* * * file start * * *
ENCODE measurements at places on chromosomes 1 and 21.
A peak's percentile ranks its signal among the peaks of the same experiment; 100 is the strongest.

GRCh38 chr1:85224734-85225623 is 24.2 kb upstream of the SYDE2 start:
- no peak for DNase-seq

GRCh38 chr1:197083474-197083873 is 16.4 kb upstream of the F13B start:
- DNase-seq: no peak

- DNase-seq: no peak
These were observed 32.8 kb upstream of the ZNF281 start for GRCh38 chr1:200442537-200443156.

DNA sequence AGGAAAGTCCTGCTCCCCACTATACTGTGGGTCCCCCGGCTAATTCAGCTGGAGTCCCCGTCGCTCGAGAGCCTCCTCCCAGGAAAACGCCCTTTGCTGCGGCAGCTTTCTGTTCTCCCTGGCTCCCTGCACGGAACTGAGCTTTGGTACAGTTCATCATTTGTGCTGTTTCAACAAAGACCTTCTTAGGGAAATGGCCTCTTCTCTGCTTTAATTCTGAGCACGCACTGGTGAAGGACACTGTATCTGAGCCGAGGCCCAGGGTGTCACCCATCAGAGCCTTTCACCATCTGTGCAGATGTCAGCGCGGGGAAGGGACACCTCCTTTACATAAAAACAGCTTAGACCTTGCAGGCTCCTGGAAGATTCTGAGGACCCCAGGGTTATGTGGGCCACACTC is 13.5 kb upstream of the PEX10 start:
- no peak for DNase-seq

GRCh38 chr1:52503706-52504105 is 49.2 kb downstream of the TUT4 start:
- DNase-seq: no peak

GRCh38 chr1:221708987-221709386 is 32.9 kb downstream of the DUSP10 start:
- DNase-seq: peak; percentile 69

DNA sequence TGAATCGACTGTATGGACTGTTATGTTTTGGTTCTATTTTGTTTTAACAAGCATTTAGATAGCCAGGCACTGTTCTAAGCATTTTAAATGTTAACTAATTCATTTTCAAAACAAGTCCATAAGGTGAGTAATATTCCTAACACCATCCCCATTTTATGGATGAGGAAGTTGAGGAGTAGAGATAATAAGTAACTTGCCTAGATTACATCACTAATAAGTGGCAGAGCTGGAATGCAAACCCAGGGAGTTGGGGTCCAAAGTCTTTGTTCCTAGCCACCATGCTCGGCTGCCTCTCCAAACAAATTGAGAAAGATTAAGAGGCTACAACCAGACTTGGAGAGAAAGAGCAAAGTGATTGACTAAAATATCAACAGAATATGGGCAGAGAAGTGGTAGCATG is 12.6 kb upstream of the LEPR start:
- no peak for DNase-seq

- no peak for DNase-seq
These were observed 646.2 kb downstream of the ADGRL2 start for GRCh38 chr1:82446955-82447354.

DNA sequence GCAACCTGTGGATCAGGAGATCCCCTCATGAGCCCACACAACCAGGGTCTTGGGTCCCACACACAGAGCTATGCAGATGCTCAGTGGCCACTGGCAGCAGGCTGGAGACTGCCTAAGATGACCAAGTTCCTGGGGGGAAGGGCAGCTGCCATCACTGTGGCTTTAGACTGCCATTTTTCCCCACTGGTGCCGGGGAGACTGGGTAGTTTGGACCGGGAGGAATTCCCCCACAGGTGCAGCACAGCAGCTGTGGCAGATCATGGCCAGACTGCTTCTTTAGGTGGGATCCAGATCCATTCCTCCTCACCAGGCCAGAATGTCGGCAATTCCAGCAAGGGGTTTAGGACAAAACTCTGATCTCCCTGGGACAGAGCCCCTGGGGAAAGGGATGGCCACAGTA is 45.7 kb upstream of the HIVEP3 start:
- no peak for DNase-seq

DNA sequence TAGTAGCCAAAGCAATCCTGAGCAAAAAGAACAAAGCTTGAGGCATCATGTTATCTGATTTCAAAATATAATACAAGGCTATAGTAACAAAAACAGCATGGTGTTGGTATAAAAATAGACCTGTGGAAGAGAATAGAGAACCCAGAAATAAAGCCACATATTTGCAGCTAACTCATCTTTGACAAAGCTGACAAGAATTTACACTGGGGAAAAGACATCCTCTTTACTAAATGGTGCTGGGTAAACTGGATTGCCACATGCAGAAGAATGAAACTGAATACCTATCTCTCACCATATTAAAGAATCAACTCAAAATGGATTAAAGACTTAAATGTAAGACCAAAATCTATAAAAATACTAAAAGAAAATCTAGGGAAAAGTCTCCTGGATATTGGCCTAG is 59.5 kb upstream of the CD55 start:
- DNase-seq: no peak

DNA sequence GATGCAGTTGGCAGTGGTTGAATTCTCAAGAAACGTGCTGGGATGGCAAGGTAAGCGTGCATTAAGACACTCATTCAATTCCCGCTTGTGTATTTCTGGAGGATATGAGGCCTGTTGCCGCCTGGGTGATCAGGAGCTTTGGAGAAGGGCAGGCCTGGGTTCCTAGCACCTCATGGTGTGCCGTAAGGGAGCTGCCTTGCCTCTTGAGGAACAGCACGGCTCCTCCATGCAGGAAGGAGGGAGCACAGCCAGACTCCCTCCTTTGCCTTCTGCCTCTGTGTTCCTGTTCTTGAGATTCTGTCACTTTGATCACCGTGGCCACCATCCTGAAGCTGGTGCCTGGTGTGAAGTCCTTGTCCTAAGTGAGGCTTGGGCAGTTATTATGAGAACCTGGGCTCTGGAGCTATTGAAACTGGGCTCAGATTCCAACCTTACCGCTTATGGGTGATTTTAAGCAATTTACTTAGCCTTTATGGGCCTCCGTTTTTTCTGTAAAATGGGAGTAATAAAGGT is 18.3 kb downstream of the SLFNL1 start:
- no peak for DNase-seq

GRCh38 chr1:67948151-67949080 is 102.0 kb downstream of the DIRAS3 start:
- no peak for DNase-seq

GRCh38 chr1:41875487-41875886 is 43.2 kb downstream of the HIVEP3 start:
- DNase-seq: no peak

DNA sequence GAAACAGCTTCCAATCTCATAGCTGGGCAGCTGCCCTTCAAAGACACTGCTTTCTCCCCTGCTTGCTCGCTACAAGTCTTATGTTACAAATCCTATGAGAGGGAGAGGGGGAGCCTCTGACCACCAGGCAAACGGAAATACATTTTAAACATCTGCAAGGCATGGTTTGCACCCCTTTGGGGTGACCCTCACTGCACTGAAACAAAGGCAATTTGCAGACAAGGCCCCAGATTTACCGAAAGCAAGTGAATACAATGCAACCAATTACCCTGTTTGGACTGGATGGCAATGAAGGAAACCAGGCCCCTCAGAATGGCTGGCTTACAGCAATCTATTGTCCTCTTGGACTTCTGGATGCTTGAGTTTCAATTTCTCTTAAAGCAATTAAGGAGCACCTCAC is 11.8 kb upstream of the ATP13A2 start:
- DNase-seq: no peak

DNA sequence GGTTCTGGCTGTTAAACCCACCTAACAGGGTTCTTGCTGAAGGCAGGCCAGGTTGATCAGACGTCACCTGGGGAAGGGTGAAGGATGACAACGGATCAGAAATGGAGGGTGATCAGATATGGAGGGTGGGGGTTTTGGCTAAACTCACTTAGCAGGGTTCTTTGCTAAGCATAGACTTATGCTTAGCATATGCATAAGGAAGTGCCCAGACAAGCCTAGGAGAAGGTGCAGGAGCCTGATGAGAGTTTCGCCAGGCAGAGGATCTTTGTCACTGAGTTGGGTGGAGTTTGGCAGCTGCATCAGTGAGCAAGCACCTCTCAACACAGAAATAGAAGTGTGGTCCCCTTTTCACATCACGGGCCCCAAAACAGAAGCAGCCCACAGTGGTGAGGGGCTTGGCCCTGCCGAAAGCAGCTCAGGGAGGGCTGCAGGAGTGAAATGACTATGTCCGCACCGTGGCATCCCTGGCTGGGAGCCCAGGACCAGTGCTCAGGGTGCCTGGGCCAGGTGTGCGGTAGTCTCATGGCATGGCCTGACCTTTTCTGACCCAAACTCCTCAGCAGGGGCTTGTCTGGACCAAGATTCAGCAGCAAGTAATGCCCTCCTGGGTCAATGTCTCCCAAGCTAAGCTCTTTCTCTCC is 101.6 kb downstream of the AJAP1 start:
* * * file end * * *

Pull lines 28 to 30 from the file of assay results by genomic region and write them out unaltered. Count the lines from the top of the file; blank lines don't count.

- DNase-seq: no peak

DNA sequence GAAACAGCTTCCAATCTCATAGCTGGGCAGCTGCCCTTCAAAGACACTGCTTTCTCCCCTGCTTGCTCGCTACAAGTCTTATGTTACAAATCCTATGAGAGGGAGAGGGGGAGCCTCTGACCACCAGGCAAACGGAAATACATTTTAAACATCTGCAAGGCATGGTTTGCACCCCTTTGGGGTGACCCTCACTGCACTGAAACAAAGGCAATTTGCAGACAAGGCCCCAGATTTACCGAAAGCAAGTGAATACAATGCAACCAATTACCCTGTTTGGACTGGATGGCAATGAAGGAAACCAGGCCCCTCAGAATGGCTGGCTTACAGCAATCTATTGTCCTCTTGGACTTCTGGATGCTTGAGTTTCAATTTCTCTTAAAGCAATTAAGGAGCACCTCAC is 11.8 kb upstream of the ATP13A2 start:
- DNase-seq: no peak